The Group by Lara Feigel (and Mary McCarthy)

Lara Feigel’s memoir Free Woman was one of my favourite books of 2018. In it she interrogates conventions of marriage and motherhood while rereading the works of Doris Lessing – The Golden Notebook (1962), in particular, dramatizes women’s struggles to combine their disparate roles into a harmonious identity. Drawing inspiration from Lessing as well as from another early feminist novel, The Group by Mary McCarthy (more on this below), Feigel’s debut novel crafts a kaleidoscopic portrait of five women’s lives in 2018.

Stella, Kay, Helena, Polly and Priss met at a picnic while studying at Oxbridge and decided to rent a house together. Now 40-ish, they live in London and remain close, though their lives have branched in slightly different directions. Kay is an English teacher but has always wanted to be a novelist like her American husband, Harald. Priss is a stay-at-home mother excited to be opening a café. Polly, a gynaecological consultant at St Thomas’s Hospital, is having an affair with a married colleague. Helena, a single documentary presenter, decides she wants to have a baby and pursues insemination via a gay friend.

Narrating her friends’ lives as well as her own is Stella, an editor at a Faber-like publishing house whose director (also Helena’s uncle) is under investigation for sexual misconduct. Stella, a stand-in for the author, has split from her husband and has a new baby via IVF as well as an older child; this hint of autofiction lends the book an intimacy it might have lacked with an omniscient perspective. Although you have to suspend disbelief in a few places – could Stella really know so many details of her friends’ lives? – it feels apt that she can only understand these other women in relation to herself. Her voice can be catty, but is always candid, and Feigel is astute on the performative aspects of femininity.

Fast-forward a Sally Rooney novel by about 20 years and you’ll have an idea of what to expect here. It is a sexually frank and socially engaged narrative that arose from the context of the #MeToo movement and fully acknowledges the privilege and limitations of its setting. The characters express guilt over lamenting middle-class problems while there is such suffering in the wider world – we glimpse this in Polly’s work with African girls who have undergone genital mutilation. The diversity is limited to Black boyfriends, Helena’s bisexuality, and the fact that one group member decides not to have children (that 1 in 5 is statistically accurate).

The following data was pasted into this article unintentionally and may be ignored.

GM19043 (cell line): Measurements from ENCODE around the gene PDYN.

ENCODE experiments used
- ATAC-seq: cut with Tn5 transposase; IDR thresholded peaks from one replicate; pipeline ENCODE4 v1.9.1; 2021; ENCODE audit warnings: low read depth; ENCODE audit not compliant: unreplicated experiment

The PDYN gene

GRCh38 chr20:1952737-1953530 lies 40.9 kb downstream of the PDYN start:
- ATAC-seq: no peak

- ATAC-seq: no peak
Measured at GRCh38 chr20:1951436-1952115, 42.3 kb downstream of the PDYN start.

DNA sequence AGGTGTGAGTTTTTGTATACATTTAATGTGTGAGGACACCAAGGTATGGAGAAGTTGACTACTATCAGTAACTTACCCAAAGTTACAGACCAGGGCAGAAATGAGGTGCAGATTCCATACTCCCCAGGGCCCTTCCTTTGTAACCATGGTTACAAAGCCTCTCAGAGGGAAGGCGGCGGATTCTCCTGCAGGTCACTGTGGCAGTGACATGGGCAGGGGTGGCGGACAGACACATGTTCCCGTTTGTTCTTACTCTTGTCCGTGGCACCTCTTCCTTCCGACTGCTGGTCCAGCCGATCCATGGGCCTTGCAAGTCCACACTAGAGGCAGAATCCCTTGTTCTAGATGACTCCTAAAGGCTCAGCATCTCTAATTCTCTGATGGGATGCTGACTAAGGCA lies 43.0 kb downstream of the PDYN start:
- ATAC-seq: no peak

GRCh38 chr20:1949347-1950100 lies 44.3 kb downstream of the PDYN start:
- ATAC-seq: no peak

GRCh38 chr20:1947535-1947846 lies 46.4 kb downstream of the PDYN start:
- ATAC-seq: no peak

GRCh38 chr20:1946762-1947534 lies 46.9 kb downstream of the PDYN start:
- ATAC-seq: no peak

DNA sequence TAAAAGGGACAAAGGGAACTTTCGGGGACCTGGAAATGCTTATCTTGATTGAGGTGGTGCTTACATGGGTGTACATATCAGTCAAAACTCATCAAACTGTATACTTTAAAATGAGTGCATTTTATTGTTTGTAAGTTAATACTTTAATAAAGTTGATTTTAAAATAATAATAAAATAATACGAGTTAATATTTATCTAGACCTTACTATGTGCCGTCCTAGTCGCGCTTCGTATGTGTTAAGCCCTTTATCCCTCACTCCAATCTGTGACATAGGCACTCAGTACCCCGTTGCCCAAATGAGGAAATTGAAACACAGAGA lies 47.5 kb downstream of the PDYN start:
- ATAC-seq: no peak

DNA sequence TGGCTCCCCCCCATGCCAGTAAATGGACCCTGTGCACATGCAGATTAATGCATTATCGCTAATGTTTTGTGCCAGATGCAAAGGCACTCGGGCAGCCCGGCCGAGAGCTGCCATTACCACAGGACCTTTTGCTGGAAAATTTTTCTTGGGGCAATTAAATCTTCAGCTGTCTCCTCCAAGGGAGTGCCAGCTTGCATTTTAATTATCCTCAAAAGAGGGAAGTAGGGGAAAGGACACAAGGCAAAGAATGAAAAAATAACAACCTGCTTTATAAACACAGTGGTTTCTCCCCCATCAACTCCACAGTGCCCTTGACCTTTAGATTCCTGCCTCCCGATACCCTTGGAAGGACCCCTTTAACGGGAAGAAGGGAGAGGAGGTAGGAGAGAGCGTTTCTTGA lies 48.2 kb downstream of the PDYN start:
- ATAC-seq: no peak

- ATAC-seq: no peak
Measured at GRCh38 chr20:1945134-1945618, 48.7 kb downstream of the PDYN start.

The advantage of the apparent heterogeneity in the friend group, though, is that it highlights depths of personality and subtleties of experience. Stella even sees herself as an amateur anthropologist:

So here we are then. Five exact contemporaries who once shared a cluttered, thin-walled student house off the Cowley Road, all privileged, white, middle-class, all vestigial hangers-on, left over from an era when we received free educations at our elite university and then emerged into a world where we could still just about find jobs and buy flats, provided with opportunities for selfishness and leisure by our cleaners and our childminders. Nothing very eventful happens to us, but that gives more room for the ethnographer in me to get to work.

Feigel previously wrote two group biographies of cultural figures of the Second World War era, and she applies that precise skill set – capturing the atmosphere of a time period; noting similarities but also clear distinctions between people – to great effect here. You’ll recognize aspects of yourself in all of the characters, and be reminded of how grateful you are for (or how much you wish you had) friends whom you know will always be there for you. It’s an absorbing and relevant novel that ranks among my few favourites of the year so far.

My rating:


The Group was published by JM Originals (John Murray) on July 2nd. My thanks to the publisher for the free copy for review.

Readalikes: The Radiant Way by Margaret Drabble, Girl, Woman, Other by Bernardine Evaristo, and Expectation by Anna Hope.

See Susan’s review also.

 

The Group by Mary McCarthy (1963)

As soon as I heard about Lara Feigel’s forthcoming novel, I unearthed the Mary McCarthy paperback I’d plucked from Bookbarn’s shelves in 2017. I decided to read Feigel’s first, lest it feel less than fresh; perhaps inevitably, McCarthy’s felt dated in comparison. I had trouble engaging with it as a whole, but still enjoyed contrasting the two books.

McCarthy focuses on eight girls from the Vassar class of ’33. Kay, the first to marry, has an upper-crust New York City wedding one week after graduation. But after Harald loses his theatre job, his cocktail habit and their luxury apartment soon deplete Kay’s Macy’s salary. Meanwhile, Dottie loses her virginity to Harald’s former neighbour in a surprisingly explicit scene. Contraception is complicated, but not without comic potential – as when Dottie confuses a pessary and a peccary. Career, romance, and motherhood are all fraught matters.